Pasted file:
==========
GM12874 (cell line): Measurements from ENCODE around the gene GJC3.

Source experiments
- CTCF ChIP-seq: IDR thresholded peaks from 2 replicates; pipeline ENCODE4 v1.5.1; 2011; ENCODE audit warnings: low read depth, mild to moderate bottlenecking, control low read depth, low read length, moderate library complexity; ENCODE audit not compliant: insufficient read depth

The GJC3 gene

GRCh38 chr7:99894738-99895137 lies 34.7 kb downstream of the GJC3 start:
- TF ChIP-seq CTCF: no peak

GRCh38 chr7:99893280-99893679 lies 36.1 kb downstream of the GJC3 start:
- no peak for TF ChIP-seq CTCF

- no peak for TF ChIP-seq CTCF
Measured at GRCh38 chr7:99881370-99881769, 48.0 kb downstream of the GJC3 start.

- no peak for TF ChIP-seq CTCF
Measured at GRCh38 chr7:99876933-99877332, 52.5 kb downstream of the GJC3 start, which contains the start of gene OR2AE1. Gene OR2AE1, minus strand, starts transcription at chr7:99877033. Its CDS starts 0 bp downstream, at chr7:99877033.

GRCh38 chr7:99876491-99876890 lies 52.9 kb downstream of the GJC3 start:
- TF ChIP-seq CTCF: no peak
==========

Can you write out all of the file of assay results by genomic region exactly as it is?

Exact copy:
GM12874 (cell line): Measurements from ENCODE around the gene GJC3.

Source experiments
- CTCF ChIP-seq: IDR thresholded peaks from 2 replicates; pipeline ENCODE4 v1.5.1; 2011; ENCODE audit warnings: low read depth, mild to moderate bottlenecking, control low read depth, low read length, moderate library complexity; ENCODE audit not compliant: insufficient read depth

The GJC3 gene

GRCh38 chr7:99894738-99895137 lies 34.7 kb downstream of the GJC3 start:
- TF ChIP-seq CTCF: no peak

GRCh38 chr7:99893280-99893679 lies 36.1 kb downstream of the GJC3 start:
- no peak for TF ChIP-seq CTCF

- no peak for TF ChIP-seq CTCF
Measured at GRCh38 chr7:99881370-99881769, 48.0 kb downstream of the GJC3 start.

- no peak for TF ChIP-seq CTCF
Measured at GRCh38 chr7:99876933-99877332, 52.5 kb downstream of the GJC3 start, which contains the start of gene OR2AE1. Gene OR2AE1, minus strand, starts transcription at chr7:99877033. Its CDS starts 0 bp downstream, at chr7:99877033.

GRCh38 chr7:99876491-99876890 lies 52.9 kb downstream of the GJC3 start:
- TF ChIP-seq CTCF: no peak